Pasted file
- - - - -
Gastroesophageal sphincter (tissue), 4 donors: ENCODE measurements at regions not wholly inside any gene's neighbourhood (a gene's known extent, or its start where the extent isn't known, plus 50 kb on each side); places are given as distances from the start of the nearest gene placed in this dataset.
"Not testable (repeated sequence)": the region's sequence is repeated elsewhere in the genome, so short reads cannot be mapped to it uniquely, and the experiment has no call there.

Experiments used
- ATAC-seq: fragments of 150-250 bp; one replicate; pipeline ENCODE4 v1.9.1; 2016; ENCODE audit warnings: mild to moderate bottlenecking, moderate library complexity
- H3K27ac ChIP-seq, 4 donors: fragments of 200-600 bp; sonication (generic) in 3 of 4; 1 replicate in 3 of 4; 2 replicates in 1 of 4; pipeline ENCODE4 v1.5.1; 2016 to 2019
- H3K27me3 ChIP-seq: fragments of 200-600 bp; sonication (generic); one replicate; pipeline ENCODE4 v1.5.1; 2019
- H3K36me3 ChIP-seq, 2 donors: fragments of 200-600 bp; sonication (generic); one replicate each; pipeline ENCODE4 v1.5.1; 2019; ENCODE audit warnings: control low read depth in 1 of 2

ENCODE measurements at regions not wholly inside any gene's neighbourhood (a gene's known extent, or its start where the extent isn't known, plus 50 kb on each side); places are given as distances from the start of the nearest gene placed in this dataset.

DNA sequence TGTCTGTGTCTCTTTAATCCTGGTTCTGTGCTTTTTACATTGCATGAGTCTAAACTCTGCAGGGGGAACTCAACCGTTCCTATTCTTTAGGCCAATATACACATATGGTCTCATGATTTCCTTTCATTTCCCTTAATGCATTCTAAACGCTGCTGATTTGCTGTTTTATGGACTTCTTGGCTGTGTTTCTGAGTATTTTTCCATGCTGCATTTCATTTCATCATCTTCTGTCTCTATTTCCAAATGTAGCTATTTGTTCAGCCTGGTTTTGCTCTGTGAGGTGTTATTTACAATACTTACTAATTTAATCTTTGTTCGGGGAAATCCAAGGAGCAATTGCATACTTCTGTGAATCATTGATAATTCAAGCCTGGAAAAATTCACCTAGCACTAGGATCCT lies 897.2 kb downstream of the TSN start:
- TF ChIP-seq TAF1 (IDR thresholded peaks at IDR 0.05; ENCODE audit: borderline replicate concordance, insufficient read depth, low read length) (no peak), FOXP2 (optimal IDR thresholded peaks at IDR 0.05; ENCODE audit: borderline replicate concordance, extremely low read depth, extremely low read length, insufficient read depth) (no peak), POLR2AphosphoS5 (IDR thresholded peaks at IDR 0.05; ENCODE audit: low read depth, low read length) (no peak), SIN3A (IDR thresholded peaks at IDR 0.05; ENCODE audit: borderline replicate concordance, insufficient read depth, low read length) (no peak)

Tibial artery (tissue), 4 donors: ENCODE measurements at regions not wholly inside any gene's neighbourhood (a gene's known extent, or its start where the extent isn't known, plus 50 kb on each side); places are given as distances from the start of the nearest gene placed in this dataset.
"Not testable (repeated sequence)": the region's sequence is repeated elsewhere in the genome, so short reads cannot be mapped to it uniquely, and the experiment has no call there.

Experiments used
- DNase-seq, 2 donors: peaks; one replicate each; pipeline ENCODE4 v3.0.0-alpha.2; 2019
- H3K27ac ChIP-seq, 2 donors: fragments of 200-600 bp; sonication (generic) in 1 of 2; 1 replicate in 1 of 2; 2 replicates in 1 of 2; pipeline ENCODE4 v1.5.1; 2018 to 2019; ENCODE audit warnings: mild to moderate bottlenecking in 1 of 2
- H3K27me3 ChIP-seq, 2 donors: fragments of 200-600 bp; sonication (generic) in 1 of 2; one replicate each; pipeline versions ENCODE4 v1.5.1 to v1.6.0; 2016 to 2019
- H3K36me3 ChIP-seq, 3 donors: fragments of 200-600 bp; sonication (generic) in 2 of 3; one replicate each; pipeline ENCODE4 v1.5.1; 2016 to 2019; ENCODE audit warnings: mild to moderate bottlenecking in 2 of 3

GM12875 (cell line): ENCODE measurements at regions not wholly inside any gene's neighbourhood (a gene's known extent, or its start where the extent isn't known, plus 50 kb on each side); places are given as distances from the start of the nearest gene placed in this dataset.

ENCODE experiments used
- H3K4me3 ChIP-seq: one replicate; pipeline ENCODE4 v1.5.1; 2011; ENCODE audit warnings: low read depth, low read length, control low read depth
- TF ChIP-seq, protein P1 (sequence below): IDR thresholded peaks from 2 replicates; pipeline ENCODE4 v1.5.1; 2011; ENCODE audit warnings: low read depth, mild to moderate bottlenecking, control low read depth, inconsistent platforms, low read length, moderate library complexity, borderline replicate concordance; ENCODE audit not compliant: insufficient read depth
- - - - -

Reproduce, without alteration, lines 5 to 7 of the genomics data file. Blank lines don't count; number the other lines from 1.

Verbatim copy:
- H3K27ac ChIP-seq, 4 donors: fragments of 200-600 bp; sonication (generic) in 3 of 4; 1 replicate in 3 of 4; 2 replicates in 1 of 4; pipeline ENCODE4 v1.5.1; 2016 to 2019
- H3K27me3 ChIP-seq: fragments of 200-600 bp; sonication (generic); one replicate; pipeline ENCODE4 v1.5.1; 2019
- H3K36me3 ChIP-seq, 2 donors: fragments of 200-600 bp; sonication (generic); one replicate each; pipeline ENCODE4 v1.5.1; 2019; ENCODE audit warnings: control low read depth in 1 of 2